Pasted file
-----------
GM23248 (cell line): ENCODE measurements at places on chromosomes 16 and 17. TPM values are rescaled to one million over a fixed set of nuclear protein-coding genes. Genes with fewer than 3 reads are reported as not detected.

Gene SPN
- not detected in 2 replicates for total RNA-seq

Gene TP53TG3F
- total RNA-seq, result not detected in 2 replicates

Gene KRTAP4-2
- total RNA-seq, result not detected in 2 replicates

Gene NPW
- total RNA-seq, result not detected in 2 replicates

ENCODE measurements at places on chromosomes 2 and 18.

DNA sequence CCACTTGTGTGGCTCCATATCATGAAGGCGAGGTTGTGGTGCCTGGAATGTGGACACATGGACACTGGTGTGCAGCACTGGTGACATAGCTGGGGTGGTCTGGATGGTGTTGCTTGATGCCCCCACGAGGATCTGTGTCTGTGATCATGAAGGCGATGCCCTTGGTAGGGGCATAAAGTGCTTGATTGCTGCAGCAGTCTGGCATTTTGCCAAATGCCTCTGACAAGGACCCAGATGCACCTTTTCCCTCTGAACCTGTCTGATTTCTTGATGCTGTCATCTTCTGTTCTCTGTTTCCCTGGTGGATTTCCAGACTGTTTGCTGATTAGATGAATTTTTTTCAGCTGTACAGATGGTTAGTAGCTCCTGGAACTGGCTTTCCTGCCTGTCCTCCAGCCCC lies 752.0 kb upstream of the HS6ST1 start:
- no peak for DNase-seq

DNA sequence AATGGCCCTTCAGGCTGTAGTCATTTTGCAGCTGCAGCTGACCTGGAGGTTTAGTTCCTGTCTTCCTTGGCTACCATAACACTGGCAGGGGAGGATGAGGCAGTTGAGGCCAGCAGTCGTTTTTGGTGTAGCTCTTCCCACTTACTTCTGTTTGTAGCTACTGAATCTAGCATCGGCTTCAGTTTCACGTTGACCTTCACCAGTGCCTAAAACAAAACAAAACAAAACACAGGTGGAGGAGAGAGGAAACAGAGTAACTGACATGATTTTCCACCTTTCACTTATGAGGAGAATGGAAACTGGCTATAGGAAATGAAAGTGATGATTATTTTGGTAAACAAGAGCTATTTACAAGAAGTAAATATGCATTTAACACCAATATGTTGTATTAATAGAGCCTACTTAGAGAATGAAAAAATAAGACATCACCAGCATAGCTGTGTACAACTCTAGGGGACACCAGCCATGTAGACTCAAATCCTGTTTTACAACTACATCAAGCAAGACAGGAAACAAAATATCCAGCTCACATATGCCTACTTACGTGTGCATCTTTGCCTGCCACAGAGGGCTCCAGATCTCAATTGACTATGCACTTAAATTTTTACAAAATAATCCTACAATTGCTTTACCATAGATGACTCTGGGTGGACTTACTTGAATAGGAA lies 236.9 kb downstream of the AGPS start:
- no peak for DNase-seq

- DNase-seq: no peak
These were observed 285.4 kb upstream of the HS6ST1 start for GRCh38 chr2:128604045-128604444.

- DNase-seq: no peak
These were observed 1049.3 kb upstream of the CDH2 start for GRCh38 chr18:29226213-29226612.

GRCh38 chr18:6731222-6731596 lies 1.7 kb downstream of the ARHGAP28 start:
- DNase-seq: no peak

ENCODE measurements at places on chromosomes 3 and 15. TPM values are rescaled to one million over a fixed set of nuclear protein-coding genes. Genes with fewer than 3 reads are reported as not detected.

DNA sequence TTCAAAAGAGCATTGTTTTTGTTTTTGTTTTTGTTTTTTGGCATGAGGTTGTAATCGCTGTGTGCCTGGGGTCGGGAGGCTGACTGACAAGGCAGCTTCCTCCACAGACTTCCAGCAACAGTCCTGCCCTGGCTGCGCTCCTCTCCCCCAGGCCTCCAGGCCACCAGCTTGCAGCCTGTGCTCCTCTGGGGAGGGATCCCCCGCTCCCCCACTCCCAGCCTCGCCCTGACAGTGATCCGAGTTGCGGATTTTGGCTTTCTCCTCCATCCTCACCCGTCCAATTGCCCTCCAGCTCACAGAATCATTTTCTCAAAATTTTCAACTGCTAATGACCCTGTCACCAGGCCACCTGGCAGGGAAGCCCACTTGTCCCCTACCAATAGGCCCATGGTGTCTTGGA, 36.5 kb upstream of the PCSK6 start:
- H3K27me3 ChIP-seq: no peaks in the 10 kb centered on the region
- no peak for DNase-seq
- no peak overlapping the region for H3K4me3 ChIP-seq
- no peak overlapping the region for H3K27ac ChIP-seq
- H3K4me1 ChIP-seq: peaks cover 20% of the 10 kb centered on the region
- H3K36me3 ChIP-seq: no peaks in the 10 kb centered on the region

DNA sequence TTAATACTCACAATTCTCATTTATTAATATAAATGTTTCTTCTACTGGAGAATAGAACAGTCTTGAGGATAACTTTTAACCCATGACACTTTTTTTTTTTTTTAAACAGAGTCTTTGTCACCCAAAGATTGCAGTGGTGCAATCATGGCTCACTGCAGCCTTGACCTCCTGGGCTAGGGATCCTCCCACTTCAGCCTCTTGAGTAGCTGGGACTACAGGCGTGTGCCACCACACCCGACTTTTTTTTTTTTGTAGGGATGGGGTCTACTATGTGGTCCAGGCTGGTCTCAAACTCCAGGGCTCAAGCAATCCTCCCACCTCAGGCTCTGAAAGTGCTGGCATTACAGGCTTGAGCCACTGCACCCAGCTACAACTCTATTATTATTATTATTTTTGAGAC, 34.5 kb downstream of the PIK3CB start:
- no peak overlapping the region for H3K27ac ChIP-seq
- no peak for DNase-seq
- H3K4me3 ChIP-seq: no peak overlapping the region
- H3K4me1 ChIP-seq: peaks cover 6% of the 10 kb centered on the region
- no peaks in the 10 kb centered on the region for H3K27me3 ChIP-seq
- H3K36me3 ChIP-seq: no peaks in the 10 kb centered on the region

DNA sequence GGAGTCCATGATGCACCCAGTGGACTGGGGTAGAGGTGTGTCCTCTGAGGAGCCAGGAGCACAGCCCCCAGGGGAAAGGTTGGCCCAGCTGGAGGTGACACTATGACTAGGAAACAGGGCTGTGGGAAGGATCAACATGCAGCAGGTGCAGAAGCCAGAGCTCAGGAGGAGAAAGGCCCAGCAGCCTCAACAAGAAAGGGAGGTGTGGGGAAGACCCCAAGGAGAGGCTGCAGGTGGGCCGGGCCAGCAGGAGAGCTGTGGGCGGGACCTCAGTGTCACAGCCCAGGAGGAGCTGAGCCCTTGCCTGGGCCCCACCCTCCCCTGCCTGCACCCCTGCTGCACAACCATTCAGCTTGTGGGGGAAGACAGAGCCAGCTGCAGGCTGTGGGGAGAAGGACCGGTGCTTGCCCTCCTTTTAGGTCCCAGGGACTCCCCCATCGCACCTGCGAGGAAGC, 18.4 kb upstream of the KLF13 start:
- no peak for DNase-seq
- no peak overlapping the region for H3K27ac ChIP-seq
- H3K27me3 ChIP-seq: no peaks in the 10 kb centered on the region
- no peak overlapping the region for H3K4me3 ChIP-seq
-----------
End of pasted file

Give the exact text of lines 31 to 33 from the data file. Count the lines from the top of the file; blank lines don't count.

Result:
- no peak for DNase-seq
- H3K4me3 ChIP-seq: no peak overlapping the region
- H3K4me1 ChIP-seq: peaks cover 6% of the 10 kb centered on the region